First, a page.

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Hydrangeas have ‘Deep South’ look

The August Gardener

Southwest Georgia Master Garadener Shirley Tyner displays a cluster of blue flowers in her hydrange garden in northwest Albany.

Southwest Georgia Master Garadener Shirley Tyner displays a cluster of blue flowers in her hydrange garden in northwest Albany.

I have long been fascinated with Bigleaf Hydrangeas. I am not sure if it is the huge blooms, the color, or just the fact that the “snow balls” are so Deep South looking. What a beautiful display from just a few blooms.

Research tells us that color variation is due to the presence or absence of aluminum compounds in the flowers. If aluminum is present within the plant, the color is blue, if it is present in small quantities, the color is “in between” and if it is absent, the flowers are pink. A gardener can change the color from pink to blue or from blue to pink by adjusting the soil pH.

Before planting Bigleaf Hydrangeas, prepare the bed with 50 pounds of composted organic matter per 10 square feet and mix thoroughly into the top 8-12 inches of soil with a tiller or shovel. Organic matter holds nutrients and water in the soil and helps prevent stress from wet/dry fluctuations in soil moisture.

Bigleaf hydrangeas prefer morning sun, afternoon shade and moist, well-drained soil. Avoid planting on hot, dry, exposed sites. Be prepared to provide some winter protection by covering the plants with old sheets or cardboard containers when temperatures drop below freezing. A cylinder of chicken wire placed around the plants and filled with leaves also provides cold protection. These plants are water demanding. Water when the plant begins to wilt if rainfall is scarce.

Bigleaf Hydrangeas can be grown in containers. To make these arrangements last, use containers that can be moved indoors on cold nights.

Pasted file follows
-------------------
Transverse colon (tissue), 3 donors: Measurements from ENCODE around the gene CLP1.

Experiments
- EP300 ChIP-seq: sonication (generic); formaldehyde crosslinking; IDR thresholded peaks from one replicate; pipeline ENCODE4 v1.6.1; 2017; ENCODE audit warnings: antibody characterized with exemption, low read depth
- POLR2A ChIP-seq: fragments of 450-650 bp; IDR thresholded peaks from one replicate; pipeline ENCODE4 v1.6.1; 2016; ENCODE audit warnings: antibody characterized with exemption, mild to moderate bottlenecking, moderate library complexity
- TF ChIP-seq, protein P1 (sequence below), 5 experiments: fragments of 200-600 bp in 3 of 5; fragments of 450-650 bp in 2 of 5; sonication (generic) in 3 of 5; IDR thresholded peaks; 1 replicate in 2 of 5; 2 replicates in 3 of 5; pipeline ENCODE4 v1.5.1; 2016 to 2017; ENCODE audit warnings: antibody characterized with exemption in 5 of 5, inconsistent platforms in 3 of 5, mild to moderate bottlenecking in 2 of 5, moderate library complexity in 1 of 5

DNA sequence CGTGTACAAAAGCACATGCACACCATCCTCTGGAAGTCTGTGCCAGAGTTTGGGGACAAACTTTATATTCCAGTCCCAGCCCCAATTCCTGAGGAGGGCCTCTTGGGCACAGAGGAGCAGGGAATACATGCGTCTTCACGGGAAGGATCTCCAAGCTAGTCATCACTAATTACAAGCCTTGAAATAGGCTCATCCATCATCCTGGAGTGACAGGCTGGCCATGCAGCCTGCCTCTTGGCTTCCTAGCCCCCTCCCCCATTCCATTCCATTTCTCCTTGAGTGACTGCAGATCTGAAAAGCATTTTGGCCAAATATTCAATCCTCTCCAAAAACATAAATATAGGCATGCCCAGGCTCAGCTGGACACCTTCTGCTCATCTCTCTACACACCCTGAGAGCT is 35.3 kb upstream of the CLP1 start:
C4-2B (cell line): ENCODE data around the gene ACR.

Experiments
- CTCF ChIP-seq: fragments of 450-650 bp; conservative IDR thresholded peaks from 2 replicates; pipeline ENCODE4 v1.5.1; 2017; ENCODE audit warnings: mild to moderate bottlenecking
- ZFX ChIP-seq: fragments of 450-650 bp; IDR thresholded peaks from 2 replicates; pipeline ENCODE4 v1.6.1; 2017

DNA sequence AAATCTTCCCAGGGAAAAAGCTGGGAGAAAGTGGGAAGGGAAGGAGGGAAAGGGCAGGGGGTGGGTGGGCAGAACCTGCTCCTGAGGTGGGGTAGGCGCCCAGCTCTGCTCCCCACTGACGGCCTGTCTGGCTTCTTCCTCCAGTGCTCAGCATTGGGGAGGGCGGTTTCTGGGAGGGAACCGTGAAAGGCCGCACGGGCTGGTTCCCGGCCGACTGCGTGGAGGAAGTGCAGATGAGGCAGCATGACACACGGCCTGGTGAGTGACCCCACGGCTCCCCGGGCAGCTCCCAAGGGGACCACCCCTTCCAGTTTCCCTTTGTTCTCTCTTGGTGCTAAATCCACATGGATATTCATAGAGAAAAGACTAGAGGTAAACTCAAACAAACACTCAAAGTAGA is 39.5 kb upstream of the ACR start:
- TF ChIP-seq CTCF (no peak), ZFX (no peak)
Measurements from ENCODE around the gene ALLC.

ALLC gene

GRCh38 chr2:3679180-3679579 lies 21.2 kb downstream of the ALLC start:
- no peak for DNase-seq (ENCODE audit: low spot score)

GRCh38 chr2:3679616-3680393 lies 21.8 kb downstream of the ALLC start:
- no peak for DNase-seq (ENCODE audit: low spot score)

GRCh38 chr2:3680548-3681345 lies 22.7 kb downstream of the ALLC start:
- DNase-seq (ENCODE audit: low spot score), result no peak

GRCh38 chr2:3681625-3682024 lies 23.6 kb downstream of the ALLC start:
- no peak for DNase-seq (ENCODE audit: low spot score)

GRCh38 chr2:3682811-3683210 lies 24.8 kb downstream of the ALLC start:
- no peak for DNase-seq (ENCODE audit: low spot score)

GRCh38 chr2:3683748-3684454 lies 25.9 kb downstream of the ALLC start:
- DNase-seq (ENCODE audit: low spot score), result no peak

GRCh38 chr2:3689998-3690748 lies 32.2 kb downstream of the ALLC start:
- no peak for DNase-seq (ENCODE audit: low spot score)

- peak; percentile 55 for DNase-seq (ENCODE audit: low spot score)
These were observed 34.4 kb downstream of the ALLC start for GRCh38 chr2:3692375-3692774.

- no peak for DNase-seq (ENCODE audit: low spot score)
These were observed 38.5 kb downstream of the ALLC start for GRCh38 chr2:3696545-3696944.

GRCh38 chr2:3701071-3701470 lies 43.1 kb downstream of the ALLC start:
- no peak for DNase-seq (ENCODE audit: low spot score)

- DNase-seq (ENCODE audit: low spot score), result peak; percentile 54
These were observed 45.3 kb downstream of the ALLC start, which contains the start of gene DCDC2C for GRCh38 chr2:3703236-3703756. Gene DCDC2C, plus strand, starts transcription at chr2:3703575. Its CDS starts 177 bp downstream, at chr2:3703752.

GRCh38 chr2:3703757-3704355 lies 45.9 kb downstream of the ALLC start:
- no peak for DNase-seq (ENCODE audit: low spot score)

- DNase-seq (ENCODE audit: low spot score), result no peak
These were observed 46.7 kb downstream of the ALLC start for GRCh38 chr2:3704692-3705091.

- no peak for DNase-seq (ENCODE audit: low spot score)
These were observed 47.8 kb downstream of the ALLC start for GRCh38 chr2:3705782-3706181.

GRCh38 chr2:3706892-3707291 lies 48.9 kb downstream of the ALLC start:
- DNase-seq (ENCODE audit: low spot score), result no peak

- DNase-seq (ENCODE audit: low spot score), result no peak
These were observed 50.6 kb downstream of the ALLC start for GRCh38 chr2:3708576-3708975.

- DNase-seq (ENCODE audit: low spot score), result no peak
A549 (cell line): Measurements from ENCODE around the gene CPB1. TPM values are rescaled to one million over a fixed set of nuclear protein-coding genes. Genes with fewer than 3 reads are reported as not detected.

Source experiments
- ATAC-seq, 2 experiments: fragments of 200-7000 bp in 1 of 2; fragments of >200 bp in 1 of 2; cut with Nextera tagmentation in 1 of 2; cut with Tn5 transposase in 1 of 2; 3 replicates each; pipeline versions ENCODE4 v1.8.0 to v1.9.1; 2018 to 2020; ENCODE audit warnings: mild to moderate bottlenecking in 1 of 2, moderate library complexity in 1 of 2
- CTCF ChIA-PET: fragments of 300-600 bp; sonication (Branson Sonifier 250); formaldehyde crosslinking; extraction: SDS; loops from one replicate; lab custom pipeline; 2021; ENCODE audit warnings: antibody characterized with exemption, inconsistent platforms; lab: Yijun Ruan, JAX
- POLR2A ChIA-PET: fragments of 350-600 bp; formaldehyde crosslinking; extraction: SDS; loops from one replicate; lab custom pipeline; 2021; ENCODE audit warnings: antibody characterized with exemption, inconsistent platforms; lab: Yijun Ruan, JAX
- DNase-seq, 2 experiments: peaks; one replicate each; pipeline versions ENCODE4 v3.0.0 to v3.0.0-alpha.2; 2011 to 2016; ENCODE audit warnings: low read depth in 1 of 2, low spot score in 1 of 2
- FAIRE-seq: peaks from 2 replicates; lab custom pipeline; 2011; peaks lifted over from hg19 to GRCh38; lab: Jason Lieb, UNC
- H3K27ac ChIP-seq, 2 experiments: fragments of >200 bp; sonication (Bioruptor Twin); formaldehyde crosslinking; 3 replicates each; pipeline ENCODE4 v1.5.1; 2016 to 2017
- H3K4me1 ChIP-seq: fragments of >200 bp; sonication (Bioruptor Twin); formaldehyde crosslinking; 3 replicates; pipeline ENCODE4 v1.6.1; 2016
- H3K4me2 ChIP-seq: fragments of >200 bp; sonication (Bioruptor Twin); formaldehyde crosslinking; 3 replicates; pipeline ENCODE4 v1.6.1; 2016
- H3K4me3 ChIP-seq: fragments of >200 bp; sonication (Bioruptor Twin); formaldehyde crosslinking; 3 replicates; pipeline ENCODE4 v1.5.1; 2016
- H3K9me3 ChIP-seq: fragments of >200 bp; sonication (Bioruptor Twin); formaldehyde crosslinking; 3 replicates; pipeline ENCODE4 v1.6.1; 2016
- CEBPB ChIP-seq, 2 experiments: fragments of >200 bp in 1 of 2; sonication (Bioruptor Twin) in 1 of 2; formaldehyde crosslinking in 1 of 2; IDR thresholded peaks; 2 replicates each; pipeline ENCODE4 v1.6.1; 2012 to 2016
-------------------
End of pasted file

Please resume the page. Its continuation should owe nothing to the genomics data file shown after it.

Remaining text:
“Hydrangeas for American Gardens” by Dr. Michael Dirr is a good resource. In addition, the U.S. Arboretum has an online publication on selecting and growing hydrangeas.


A North Georgia friend gave me a potted Native Azalea “Tallulah Sunrise.” I have a picture of what it will look like in full bloom next spring. I am applying the water needed in hopes that it will thrive, bloom, and be as beautiful as the picture.


Before using any mechanized digging, it is important to notify Georgia 811, Utilities Protection Center, Inc. You should know what is below.

Homeowners digging projects include landscaping, fence installation, digging holes for fence posts or a mail box; anchoring supports for decks and swings sets, planting trees, removing tree roots, driving landscaping stakes into the ground and installing a retainer wall.

Georgia 811 provides a service called the Positive Response Information System to help the caller track the status of the request. By calling Georgia 811 (or 1-800-282-7411) the caller will be notified of buried electric cable, gas lines, and other buried cable.

Call before you dig, it is the law in Georgia. The law protects us all.


There are two major planting periods, (Spring) March to May and (Fall) Mid July to September. The fall plantings are harvested from October to December. These recommendations are based on long-term average dates of the first killing frost in the fall.

Check with the University of Georgia, College of Agricultural and Environmental Sciences web site for additional information on your fall plantings. We are reminded that every year does not conform to the “average” and that we should use our own judgment about advancing or delaying the time for each job, depending on weather conditions.

Brochures on planting and gardening are also available at our local Extension office on 125 Pine Ave., Suite 100 ( or

Plant the following no later than these dates:

Aug. 15 — snap beans and Irish potatoes (seed can be sprouted two to three weeks before planting).

Aug. 31 — cucumber and squash; be sure to plant varieties resistant to downy mildew. Start plants for broccoli, cabbage, cauliflower, collards, kale and onions in a half-shaded area for setting out in September. Water the garden as needed to prevent drought stress.

Start planning next year’s garden now and be sure to read the labels when handling fertilizers, pesticides and other chemicals.

Shirley M. Tyner is a master gardener and a volunteer with the University of Georgia Extension Service.